Former Seychelles’ President James Michel has released a new book entitled “Revisiting the Ocean – Living The Blue Economy” as a celebration of the ocean and for those who advocate for its potential to be harnessed and protected.
Funded by Lloyd’s Register Foundation, the book comes seven years after Michel wrote his first one about the Blue Economy, entitled “Rethinking the Oceans: Towards a Blue Economy.”
According to a press release from the James Michel Foundation, the new book explores the challenges facing the world and urges radical changes now to reverse the negative forces embedded in modern industrial society so in a sense it is building on the first one.
Michel said that at present, large swathes of the ocean remain unregulated with illegal fishing, waste dumping and seabed mining causing currently unknown levels of damage to the environment.
He told SNA that his new book “highlights some of the exciting initiatives that are now underway around the world. At one level, I am 100 percent behind attempts to designate great swathes of the ocean as protected areas, allowing the recovery of fish and other species.”
The book also highlights the pioneering work being carried out by communities at all global levels.
“My new book draws attention to the varied work of communities, NGOs and business startups in restoring and looking after the ocean. This focus on local efforts shows that one does not have to wait for big and often cumbersome organisations to make the first move,” he explained.
On his inspiration for the book, Michel told SNA that the ocean has been a lifelong passion for me, as it is for so many Seychellois.
“My 12 years as President were marked by various initiatives to acknowledge the importance and potential of the ocean, not least of all through promoting the idea of the Blue Economy. During this period, Seychelles scored some notable ‘firsts’ – including the formation of a Blue Economy department in my government, the ‘debt swap’ scheme, which enabled us to fund the protection of 30 percent of our extensive EEZ, and the idea of blue bonds,” he said.
He added that the book will bring benefits to the archipelago in the western Indian Ocean as Seychelles is in a strong position to move to the next stages in the development of the Blue Economy.
“We all know what it means now – the sustainable use of the ocean – and we have a growing number of examples of what should be done. Of course, Seychelles is a small nation but where else can one find such a large expanse of ocean with so many possibilities? There is so much progress that can be made – in finding new sources of food, putting a block on plastic waste, recycling fishing nets, and aiding carbon capture by replanting vast areas of mangrove and seagrass meadows,” said Michel.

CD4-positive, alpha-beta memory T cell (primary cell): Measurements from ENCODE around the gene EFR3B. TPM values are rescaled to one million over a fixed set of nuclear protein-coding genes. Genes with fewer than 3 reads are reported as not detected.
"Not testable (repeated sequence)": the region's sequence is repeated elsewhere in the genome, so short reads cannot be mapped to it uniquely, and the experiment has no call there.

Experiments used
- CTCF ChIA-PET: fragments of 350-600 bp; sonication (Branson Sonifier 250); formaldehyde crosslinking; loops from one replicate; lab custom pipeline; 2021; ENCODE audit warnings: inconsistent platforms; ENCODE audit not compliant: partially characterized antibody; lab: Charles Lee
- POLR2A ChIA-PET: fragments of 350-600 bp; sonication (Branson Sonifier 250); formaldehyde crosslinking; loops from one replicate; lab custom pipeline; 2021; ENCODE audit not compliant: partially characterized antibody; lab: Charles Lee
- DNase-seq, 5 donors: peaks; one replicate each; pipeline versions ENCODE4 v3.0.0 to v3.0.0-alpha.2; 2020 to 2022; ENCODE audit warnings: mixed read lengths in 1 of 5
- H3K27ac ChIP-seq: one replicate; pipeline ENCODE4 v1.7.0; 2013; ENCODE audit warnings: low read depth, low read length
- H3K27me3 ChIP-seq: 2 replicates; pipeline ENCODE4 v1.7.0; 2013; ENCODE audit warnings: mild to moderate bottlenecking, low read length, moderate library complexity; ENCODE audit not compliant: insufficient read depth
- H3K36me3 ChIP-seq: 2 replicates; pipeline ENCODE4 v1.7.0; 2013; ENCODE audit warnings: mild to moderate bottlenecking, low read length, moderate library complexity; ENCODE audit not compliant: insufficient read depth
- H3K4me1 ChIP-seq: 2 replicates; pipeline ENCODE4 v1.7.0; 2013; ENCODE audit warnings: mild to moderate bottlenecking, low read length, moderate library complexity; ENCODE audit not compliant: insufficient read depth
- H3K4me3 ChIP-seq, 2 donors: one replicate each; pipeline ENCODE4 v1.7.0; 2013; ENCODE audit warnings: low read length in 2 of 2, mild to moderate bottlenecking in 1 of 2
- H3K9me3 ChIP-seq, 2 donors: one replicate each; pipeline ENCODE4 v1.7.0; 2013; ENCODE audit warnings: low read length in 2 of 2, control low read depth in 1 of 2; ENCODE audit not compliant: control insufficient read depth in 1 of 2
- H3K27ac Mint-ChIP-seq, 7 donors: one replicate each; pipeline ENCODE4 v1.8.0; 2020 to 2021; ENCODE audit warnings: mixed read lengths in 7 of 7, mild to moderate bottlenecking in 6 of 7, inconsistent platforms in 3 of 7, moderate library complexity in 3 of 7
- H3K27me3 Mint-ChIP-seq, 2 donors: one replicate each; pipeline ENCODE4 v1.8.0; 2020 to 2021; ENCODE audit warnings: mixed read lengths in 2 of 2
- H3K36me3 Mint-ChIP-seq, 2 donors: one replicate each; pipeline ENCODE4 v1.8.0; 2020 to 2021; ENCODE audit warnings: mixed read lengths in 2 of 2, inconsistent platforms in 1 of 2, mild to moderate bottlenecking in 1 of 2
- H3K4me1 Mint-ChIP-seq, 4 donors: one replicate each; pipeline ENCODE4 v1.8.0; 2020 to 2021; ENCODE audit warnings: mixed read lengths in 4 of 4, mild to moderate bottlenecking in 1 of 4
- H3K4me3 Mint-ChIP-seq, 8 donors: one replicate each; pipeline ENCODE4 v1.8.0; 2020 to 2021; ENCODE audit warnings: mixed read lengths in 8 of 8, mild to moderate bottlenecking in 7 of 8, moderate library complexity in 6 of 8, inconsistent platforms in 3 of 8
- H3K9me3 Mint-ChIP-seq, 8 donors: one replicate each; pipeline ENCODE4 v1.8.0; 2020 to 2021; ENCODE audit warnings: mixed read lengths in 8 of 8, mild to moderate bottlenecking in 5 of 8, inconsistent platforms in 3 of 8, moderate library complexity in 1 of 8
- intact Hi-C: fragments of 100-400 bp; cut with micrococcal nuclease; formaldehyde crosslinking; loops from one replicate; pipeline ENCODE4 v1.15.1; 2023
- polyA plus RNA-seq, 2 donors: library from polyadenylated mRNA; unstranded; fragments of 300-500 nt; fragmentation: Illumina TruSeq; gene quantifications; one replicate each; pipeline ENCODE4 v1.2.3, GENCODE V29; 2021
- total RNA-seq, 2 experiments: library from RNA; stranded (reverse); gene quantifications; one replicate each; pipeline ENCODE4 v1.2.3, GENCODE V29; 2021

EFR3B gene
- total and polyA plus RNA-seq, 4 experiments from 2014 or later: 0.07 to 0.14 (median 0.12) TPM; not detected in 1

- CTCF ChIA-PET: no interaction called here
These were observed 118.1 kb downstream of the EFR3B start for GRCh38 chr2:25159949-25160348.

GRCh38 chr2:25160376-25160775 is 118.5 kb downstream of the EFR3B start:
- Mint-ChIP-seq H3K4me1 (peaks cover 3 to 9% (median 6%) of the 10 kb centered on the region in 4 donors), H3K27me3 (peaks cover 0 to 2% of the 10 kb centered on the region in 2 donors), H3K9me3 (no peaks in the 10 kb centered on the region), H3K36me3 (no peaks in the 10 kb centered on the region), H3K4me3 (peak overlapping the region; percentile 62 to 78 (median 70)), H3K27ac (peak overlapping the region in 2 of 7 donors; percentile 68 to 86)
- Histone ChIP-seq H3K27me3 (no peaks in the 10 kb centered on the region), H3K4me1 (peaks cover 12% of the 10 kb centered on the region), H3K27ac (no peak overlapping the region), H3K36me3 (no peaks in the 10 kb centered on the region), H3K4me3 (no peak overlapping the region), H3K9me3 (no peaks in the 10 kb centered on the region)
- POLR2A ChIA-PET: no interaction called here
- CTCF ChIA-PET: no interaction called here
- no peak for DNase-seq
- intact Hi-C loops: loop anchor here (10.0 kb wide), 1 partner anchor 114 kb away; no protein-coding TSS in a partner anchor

He hopes that by sharing information on what is being done elsewhere to develop a sustainable and regenerative Blue Economy, this will benefit other nations too.
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Far from fantasy, the book focuses on current examples of how the world is moving towards the Blue Economy, including analysis of the United Nations Sustainable Development Goals for the ocean by 2030.
James Michel said, “We are entering an exhilarating phase of the blue economy journey. The vast amount of natural resources that the ocean has to offer can provide the world with new sources of renewable energy and it is time the world put its trust in the ocean.”
“While this is a book which celebrates the advances we’ve made in the Blue Economy, I am a realist and I do not shy away from the challenges that we face on this journey. I am also an optimist and can see the immense amount of progress that has already been made. I hope this book shows people how far we’ve come and the practical steps we can take to start living the Blue Economy,” he said.
Beth Elliot, head of communications and global campaigns at Lloyd’s Register Foundation said: “We are extremely excited to be funding James Michel’s new book, which champions those who are working towards a sustainable Blue Economy. At Lloyd’s Register Foundation, we are passionate about protecting the ocean while harnessing the many benefits it holds for humanity, which is why we had to get involved in this timely exploration of the Blue Economy.”
Michel told SNA that the 28th United Nations Conference of the Parties (COP28) in the UAE has shown that people want to move faster than international agencies and large nations allow.
“We need a people’s revolution, where every school and community association has its targets, where small island states are prepared to take the lead, where business startups deliver the means to save our seas and save the planet too,” he concluded.
Source : AllAfrica
Author : News7
Publish date : 2024-01-08 14:57:06
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